Preconception Low-Dose Aspirin Lowers Risk of Repeat Pregnancy Loss

By Lisa Rapaport

January 26, 2021

(Reuters Health) - Women with a history of pregnancy losses who initiate low-dose aspirin prior to subsequent pregnancies have a greater chance of live birth than counterparts who don't take aspirin, a new clinical trial suggests.

The trial included 1,227 women aged 18 to 40 years with a history of one or two pregnancy losses who were trying to conceive. They were randomized 1:1 to take either 81mg a day of aspirin or a placebo through six menstrual cycles, and, through week 36 of pregnancy if they conceived. All participants also took 400 mcg daily of folic acid.

"There is some evidence suggesting that the type of pregnancy loss we studied - women with one or two pregnancy losses - is the result of underlying inflammation," said lead study author Ashley Naimi, an associate professor of epidemiology at the Rollins School of Public Health at Emory University in Atlanta.

"Aspirin does have anti-inflammatory properties, and thus we sought to study whether it would lead to meaningful changes in the risk of pregnancy loss in this group of women," Naimi said by email.

Women in the study who took aspirin over the entire follow-up period were more likely to have an hCG-detected pregnancy (relative risk 1.12) and live birth (RR 1.33) and less likely to have a pregnancy loss (RR 0.69) than women on placebo over the entire follow-up period.

Per protocol analysis found that for every 100 women, taking low-dose aspirin at least five days a week would lead to 8 more pregnancies, 6 fewer pregnancy losses, and 15 more live births. The benefits of aspirin on pregnancy outcomes were reduced in women who took it less than four days per week.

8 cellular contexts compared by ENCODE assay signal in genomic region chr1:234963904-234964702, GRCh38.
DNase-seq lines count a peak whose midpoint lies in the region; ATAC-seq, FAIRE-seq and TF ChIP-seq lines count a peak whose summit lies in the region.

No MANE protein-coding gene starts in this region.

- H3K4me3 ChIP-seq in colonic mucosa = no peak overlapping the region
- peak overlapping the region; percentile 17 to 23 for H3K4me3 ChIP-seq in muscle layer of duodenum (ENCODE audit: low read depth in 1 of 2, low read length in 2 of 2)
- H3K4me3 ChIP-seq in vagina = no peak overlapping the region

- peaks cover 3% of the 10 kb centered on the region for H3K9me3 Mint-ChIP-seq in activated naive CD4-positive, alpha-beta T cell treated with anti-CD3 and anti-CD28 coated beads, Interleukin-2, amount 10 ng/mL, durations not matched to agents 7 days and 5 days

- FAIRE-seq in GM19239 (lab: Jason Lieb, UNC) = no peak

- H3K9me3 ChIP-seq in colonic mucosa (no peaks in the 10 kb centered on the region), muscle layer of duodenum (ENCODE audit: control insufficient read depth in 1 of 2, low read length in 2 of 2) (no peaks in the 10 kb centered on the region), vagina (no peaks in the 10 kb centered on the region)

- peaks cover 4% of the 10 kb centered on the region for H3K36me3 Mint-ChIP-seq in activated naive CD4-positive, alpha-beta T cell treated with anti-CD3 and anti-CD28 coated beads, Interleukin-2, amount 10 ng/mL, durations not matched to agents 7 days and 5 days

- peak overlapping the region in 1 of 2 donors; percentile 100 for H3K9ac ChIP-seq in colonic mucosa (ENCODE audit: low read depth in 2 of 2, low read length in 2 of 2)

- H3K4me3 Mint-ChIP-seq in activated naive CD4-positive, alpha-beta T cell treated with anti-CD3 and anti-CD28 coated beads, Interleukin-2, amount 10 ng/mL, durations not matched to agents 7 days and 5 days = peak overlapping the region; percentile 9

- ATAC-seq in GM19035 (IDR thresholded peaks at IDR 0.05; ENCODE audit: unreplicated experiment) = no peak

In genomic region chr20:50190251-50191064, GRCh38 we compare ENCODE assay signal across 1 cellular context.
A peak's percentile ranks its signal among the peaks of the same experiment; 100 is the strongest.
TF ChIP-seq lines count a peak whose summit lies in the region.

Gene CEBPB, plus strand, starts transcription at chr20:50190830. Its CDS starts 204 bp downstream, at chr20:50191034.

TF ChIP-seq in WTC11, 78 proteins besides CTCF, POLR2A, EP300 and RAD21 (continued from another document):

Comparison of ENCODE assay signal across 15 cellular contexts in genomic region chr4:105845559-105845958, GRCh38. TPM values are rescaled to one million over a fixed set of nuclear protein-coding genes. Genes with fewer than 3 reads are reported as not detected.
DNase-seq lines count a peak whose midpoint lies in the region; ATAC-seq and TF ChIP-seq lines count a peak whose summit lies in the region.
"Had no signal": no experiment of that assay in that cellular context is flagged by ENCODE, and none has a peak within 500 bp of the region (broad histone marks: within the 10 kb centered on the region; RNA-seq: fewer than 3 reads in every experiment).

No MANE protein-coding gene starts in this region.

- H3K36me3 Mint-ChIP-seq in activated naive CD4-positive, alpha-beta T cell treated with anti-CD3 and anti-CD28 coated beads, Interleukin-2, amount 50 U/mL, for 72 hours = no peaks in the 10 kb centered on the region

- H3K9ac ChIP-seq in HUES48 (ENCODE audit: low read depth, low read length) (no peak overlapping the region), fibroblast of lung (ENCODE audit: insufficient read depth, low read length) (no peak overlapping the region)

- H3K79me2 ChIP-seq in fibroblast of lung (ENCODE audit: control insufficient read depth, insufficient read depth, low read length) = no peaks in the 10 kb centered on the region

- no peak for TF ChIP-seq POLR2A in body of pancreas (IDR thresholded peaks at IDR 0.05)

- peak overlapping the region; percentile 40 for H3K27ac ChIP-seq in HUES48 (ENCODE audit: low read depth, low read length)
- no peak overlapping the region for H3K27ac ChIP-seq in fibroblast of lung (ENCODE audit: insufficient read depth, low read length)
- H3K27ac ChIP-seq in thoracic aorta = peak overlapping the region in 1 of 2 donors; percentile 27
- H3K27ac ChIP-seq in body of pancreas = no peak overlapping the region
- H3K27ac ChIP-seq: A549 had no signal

Overall, 74% of women were adherent to treatment regimens for at least two days a week throughout the follow-up period, and 62% of participants took their aspirin or placebo pill at least six days a week, the study team reports in the Annals of Internal Medicine.

Adherence was not associated with side effects, including bleeding (RR 1.10) and nausea or vomiting (RR 0.99), the authors note. But several factors were associated with a subsequent reduction in adherence including bleeding in the previous week (RR 0.80), nausea or vomiting (RR 0.84), and hCG-detected pregnancy (RR 0.60).

One limitation of the study is that the participants were generally more educated and affluent than the general population. In addition, there were too few cases of rare adverse events like preterm birth and preeclampsia to evaluate the per protocol effect of aspirin, the researchers point out.

Though pregnancy loss is a complex set of events and mostly driven by genetic issues, data support the concept that a key to developing a healthy pregnancy is the development of a healthy placenta, said Dr. Matthew Hoffman, chair of Obstetrics & Gynecology and director of the Center for Women & Children's Health Research at ChristianaCare in Wilmington, Delaware.

"For the placenta to form it must invest itself in the lining of the uterus and divert the mother's blood supply to allow appropriate oxygenation and nutrition of the baby," Dr. Hoffman, who wasn't involved in the study, said by email.

"To do this there has to be complex remodeling that can be inhibited by either maternal inflammation or inappropriate clotting," Dr. Hoffman added. "Aspirin is well described to reduce both inflammation and inappropriate clotting."

SOURCE: Annals of Internal Medicine, online January 25, 2021.